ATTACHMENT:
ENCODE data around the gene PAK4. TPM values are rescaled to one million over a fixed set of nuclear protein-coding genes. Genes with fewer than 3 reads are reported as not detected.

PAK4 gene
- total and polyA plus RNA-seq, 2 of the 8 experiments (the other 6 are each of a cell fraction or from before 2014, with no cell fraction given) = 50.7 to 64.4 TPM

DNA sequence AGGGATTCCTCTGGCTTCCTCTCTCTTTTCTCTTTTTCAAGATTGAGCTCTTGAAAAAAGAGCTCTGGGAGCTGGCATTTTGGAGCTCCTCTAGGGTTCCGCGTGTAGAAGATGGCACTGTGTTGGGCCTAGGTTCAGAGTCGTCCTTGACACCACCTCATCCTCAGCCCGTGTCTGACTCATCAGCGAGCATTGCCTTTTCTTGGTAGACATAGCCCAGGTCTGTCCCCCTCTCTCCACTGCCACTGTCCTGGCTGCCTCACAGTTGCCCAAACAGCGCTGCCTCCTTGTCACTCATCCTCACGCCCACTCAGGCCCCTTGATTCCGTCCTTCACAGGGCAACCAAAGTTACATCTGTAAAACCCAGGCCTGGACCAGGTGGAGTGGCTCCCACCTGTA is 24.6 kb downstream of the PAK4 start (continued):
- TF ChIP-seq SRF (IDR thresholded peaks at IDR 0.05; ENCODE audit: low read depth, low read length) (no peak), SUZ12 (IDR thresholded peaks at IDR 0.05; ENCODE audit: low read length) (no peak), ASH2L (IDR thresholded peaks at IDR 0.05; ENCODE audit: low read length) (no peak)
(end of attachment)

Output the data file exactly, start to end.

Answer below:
ENCODE data around the gene PAK4. TPM values are rescaled to one million over a fixed set of nuclear protein-coding genes. Genes with fewer than 3 reads are reported as not detected.

PAK4 gene
- total and polyA plus RNA-seq, 2 of the 8 experiments (the other 6 are each of a cell fraction or from before 2014, with no cell fraction given) = 50.7 to 64.4 TPM

DNA sequence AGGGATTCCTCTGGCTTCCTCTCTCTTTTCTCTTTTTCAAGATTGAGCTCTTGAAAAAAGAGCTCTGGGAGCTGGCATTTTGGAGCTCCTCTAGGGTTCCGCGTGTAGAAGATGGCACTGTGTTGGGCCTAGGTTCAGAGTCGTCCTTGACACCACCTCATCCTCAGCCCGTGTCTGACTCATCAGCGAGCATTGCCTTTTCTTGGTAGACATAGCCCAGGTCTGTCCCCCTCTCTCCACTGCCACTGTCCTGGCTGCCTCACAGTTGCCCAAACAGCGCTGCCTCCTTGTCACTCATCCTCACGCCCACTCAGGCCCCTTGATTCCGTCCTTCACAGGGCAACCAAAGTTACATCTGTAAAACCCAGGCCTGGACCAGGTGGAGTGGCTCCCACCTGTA is 24.6 kb downstream of the PAK4 start (continued):
- TF ChIP-seq SRF (IDR thresholded peaks at IDR 0.05; ENCODE audit: low read depth, low read length) (no peak), SUZ12 (IDR thresholded peaks at IDR 0.05; ENCODE audit: low read length) (no peak), ASH2L (IDR thresholded peaks at IDR 0.05; ENCODE audit: low read length) (no peak)